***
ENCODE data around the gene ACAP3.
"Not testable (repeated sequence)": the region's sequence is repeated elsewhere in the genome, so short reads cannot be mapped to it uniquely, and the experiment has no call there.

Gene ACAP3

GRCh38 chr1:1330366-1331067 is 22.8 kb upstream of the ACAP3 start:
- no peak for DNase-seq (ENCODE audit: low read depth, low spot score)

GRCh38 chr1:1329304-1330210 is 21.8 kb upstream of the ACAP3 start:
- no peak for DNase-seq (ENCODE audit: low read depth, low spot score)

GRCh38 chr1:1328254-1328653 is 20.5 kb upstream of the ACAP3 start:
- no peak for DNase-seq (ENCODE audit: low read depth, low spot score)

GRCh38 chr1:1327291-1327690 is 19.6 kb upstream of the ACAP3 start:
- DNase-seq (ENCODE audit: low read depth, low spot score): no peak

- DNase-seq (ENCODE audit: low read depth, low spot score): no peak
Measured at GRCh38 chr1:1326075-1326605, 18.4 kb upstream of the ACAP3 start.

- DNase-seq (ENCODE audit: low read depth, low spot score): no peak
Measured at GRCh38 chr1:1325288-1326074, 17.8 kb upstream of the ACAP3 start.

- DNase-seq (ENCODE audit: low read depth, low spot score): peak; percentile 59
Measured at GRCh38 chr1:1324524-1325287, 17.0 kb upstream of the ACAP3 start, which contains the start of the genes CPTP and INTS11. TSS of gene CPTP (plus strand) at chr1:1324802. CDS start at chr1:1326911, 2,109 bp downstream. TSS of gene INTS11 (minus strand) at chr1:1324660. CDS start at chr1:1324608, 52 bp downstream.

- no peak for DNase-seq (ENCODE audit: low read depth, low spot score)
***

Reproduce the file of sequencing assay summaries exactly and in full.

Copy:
ENCODE data around the gene ACAP3.
"Not testable (repeated sequence)": the region's sequence is repeated elsewhere in the genome, so short reads cannot be mapped to it uniquely, and the experiment has no call there.

Gene ACAP3

GRCh38 chr1:1330366-1331067 is 22.8 kb upstream of the ACAP3 start:
- no peak for DNase-seq (ENCODE audit: low read depth, low spot score)

GRCh38 chr1:1329304-1330210 is 21.8 kb upstream of the ACAP3 start:
- no peak for DNase-seq (ENCODE audit: low read depth, low spot score)

GRCh38 chr1:1328254-1328653 is 20.5 kb upstream of the ACAP3 start:
- no peak for DNase-seq (ENCODE audit: low read depth, low spot score)

GRCh38 chr1:1327291-1327690 is 19.6 kb upstream of the ACAP3 start:
- DNase-seq (ENCODE audit: low read depth, low spot score): no peak

- DNase-seq (ENCODE audit: low read depth, low spot score): no peak
Measured at GRCh38 chr1:1326075-1326605, 18.4 kb upstream of the ACAP3 start.

- DNase-seq (ENCODE audit: low read depth, low spot score): no peak
Measured at GRCh38 chr1:1325288-1326074, 17.8 kb upstream of the ACAP3 start.

- DNase-seq (ENCODE audit: low read depth, low spot score): peak; percentile 59
Measured at GRCh38 chr1:1324524-1325287, 17.0 kb upstream of the ACAP3 start, which contains the start of the genes CPTP and INTS11. TSS of gene CPTP (plus strand) at chr1:1324802. CDS start at chr1:1326911, 2,109 bp downstream. TSS of gene INTS11 (minus strand) at chr1:1324660. CDS start at chr1:1324608, 52 bp downstream.

- no peak for DNase-seq (ENCODE audit: low read depth, low spot score)